Buzzword 'blockchain' could apply to every sector, saving cost
CGTN's Yan Yunli
Blockchain fever has spread into almost every market across the globe. Blockchain refers to a highly secure and decentralized way to transfer digital assets and it has long been regarded as a versatile technology with the potential to alter the financial landscape and how people handle transactions.
Blockchain is the core behind the hotly debated Bitcoin and other cryptocurrencies. Wang Jianhui, general manager of R&D at Beijing-based Capital Securities says that application in cryptocurrency is perhaps the least useful part of this technology.
“The application in cryptocurrencies is a bit ahead of itself,” Wang said. “We could apply blockchain to everything from including trade, credit, due diligence checks, public services, and a lot more. But it might not get huge future until it solves issues like moral hazard, privacy and the misuse of data,” he said, though he believes that trade is an area where there is still a lot of unpicked low-hanging fruit.
China’s tech titan Alibaba has tried to do cross-border business with other countries using blockchain, because such technology can reduce the mistrust between traders and strangers, according to Wang. China’s internet giant Baidu launched its blockchain platform BaaS (BlockChain as a Service) last Friday, while Tencent, another top tech company in China, also said it is developing its own BaaS platform.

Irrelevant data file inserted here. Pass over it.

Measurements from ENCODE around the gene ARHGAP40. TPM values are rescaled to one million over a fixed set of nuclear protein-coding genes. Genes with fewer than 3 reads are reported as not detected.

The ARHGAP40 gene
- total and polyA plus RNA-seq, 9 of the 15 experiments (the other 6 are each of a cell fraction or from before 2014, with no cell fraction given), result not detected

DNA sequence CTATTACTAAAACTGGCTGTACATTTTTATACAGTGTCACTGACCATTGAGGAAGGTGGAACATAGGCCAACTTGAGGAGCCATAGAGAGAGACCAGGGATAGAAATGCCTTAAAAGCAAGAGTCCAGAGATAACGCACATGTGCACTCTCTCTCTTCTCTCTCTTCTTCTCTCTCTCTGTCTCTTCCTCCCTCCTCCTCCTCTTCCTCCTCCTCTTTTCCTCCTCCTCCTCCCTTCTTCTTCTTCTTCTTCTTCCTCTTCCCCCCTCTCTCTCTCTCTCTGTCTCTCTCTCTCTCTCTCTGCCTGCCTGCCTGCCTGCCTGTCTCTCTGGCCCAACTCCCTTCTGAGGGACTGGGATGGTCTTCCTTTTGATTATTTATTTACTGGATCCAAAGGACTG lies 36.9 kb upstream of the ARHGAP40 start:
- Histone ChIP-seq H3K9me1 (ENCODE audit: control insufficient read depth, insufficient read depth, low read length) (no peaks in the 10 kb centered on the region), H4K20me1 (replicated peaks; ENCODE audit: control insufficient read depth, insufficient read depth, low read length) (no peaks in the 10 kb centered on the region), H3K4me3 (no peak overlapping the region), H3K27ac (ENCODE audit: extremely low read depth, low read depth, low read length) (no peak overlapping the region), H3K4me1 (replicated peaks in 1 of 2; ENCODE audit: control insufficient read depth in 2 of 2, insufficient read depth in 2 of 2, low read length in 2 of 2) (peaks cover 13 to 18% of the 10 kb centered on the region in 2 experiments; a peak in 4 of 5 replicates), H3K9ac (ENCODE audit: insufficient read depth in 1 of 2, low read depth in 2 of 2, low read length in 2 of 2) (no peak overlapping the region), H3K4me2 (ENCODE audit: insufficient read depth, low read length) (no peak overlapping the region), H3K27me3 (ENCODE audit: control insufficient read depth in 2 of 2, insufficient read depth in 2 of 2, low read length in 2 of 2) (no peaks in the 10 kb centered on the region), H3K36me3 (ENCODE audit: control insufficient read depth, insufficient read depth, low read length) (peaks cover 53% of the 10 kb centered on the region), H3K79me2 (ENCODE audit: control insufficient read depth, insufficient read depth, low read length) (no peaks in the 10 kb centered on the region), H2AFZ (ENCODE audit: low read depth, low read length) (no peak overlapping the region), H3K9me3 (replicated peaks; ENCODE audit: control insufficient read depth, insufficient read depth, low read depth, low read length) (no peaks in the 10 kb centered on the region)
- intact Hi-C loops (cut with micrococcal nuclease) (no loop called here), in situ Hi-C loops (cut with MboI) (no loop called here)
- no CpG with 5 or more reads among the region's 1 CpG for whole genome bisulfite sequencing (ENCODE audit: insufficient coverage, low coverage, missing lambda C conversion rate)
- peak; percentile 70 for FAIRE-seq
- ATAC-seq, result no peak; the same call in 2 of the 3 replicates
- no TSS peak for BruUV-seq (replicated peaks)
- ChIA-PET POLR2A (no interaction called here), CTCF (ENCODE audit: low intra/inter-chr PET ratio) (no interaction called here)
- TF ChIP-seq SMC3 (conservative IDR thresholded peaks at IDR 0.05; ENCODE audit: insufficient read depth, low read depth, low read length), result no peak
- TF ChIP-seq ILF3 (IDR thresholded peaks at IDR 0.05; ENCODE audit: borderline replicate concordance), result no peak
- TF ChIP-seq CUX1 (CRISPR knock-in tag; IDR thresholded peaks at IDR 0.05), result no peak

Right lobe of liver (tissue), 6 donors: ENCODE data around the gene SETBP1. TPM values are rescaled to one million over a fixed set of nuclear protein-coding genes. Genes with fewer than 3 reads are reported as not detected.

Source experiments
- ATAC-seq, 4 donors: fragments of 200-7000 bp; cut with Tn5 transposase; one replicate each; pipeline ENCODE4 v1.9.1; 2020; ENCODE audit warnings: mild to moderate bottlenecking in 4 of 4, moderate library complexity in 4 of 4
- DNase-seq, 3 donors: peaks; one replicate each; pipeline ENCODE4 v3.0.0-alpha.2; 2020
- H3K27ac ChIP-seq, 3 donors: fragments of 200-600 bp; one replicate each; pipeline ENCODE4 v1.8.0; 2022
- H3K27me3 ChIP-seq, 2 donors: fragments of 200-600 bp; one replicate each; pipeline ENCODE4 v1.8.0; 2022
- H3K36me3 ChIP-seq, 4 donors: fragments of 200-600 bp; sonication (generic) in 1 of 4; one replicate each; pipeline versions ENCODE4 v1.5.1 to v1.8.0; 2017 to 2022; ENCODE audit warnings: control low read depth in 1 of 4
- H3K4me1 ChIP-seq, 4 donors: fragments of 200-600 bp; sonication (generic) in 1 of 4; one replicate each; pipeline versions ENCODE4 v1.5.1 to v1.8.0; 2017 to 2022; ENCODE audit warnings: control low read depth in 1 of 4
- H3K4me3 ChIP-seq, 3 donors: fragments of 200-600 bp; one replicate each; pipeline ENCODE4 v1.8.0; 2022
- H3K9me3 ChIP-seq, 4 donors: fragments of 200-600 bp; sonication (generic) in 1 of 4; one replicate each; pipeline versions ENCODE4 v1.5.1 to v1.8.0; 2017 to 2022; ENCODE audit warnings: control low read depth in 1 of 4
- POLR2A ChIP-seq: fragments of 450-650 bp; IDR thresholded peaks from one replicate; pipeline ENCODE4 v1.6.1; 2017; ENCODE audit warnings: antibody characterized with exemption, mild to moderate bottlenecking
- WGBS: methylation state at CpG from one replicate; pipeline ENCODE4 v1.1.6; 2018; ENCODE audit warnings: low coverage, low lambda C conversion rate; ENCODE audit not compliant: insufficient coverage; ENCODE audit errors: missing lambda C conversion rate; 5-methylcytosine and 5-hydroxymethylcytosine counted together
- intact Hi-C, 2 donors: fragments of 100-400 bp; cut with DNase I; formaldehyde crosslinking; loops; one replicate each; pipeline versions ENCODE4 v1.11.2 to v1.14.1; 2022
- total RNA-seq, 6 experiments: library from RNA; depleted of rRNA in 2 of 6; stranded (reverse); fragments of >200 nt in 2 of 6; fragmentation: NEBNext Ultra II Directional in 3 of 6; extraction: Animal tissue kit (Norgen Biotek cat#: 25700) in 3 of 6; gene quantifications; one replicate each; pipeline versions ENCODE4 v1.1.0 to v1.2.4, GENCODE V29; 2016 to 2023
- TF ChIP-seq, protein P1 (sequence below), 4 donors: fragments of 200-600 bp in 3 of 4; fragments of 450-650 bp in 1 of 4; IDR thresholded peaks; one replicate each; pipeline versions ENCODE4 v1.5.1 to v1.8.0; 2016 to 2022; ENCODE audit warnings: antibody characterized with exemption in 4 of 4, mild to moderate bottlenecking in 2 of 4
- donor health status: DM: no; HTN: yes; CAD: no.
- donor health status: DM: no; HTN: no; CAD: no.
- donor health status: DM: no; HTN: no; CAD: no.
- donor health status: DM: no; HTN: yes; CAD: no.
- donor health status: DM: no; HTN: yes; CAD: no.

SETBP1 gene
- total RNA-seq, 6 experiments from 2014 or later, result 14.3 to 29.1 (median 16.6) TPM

So far, the use of blockchain remains the realm of large corporations, but Wang says this may soon change.
“In the future, I think even common people will feel its impact on their social and business life. For instance, if you are dating someone online, you maybe have risks of meeting someone you don’t want to know. But with blockchain technology, you can do a credit check on the individual,” Wang explained.
As bitcoin’s prices soar, companies large and small have been hopping on the blockchain bandwagon, with the struggling Eastman Kodak launching a blockchain backed currency, KODAKCoin. Soft drinks maker Long Island Iced Tea renamed itself, Long Blockchain Corp, sending shares up on a vertical ride.
Chinese companies have also quickly followed suit, with over a dozen companies listed on the mainland bourse implying or disclosing bitcoin related-operations.
The Shenzhen bourse Tuesday evening stated that it would tighten oversight of companies “hyping up blockchain concepts,” misguiding investors, and vowed to discipline and launch investigations into those illicitly and intentionally rousing up speculation over the technology.